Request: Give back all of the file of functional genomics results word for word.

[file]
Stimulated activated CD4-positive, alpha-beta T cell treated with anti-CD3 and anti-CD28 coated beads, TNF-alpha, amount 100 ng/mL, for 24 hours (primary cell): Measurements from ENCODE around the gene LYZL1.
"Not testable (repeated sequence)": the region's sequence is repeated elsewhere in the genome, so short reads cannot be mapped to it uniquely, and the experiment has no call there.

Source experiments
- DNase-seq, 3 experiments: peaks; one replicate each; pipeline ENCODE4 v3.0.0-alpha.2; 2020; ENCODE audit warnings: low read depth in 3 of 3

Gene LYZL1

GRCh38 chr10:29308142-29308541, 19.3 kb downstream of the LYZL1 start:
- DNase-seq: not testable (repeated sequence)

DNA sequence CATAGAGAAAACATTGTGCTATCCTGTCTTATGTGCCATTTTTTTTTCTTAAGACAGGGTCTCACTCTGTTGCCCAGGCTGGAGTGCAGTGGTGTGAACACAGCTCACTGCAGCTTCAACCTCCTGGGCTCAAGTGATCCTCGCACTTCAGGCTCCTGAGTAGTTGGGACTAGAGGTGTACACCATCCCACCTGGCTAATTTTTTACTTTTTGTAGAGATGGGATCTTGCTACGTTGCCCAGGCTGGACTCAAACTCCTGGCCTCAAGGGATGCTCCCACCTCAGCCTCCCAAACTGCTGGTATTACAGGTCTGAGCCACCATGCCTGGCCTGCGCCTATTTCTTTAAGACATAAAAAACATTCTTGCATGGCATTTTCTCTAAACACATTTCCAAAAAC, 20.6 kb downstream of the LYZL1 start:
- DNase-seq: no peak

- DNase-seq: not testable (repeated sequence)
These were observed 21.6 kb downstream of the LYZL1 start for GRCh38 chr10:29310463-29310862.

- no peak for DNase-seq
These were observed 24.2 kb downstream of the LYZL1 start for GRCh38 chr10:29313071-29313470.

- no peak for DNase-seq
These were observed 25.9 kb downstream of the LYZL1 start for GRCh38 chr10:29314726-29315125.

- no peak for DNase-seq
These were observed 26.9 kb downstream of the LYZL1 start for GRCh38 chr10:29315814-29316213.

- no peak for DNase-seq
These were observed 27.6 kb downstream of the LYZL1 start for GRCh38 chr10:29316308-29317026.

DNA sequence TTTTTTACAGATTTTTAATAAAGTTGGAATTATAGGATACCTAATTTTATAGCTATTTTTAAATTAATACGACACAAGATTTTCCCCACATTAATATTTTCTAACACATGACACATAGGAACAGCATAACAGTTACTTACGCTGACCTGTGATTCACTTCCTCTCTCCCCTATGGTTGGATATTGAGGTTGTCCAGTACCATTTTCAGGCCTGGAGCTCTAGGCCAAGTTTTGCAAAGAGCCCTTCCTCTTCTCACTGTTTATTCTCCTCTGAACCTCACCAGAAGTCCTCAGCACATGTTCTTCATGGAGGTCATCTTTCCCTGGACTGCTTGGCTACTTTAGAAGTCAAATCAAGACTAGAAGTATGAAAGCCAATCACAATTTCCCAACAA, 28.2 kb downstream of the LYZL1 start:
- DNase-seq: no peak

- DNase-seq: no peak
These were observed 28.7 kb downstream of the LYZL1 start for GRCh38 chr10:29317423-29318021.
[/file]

Stimulated activated CD4-positive, alpha-beta T cell treated with anti-CD3 and anti-CD28 coated beads, TNF-alpha, amount 100 ng/mL, for 24 hours (primary cell): Measurements from ENCODE around the gene LYZL1.
"Not testable (repeated sequence)": the region's sequence is repeated elsewhere in the genome, so short reads cannot be mapped to it uniquely, and the experiment has no call there.

Source experiments
- DNase-seq, 3 experiments: peaks; one replicate each; pipeline ENCODE4 v3.0.0-alpha.2; 2020; ENCODE audit warnings: low read depth in 3 of 3

Gene LYZL1

GRCh38 chr10:29308142-29308541, 19.3 kb downstream of the LYZL1 start:
- DNase-seq: not testable (repeated sequence)

DNA sequence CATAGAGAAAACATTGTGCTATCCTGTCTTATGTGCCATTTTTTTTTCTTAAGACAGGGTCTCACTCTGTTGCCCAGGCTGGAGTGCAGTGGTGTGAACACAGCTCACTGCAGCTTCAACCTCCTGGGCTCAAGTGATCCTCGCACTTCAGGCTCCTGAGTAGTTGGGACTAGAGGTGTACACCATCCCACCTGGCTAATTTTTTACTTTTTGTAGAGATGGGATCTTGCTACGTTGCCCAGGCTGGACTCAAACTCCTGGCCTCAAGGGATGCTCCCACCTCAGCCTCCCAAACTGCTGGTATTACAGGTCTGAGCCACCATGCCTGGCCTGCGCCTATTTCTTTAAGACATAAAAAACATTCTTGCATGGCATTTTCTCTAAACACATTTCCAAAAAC, 20.6 kb downstream of the LYZL1 start:
- DNase-seq: no peak

- DNase-seq: not testable (repeated sequence)
These were observed 21.6 kb downstream of the LYZL1 start for GRCh38 chr10:29310463-29310862.

- no peak for DNase-seq
These were observed 24.2 kb downstream of the LYZL1 start for GRCh38 chr10:29313071-29313470.

- no peak for DNase-seq
These were observed 25.9 kb downstream of the LYZL1 start for GRCh38 chr10:29314726-29315125.

- no peak for DNase-seq
These were observed 26.9 kb downstream of the LYZL1 start for GRCh38 chr10:29315814-29316213.

- no peak for DNase-seq
These were observed 27.6 kb downstream of the LYZL1 start for GRCh38 chr10:29316308-29317026.

DNA sequence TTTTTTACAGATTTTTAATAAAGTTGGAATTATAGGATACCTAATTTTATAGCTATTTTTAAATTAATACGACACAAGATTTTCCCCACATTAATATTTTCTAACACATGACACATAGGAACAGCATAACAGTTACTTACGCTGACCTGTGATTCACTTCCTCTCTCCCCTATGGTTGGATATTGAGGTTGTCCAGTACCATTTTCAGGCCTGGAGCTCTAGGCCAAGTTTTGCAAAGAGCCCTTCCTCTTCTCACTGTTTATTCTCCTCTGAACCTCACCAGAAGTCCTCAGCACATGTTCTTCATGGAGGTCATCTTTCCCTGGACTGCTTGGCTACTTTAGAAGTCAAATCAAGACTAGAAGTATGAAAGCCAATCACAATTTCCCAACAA, 28.2 kb downstream of the LYZL1 start:
- DNase-seq: no peak

- DNase-seq: no peak
These were observed 28.7 kb downstream of the LYZL1 start for GRCh38 chr10:29317423-29318021.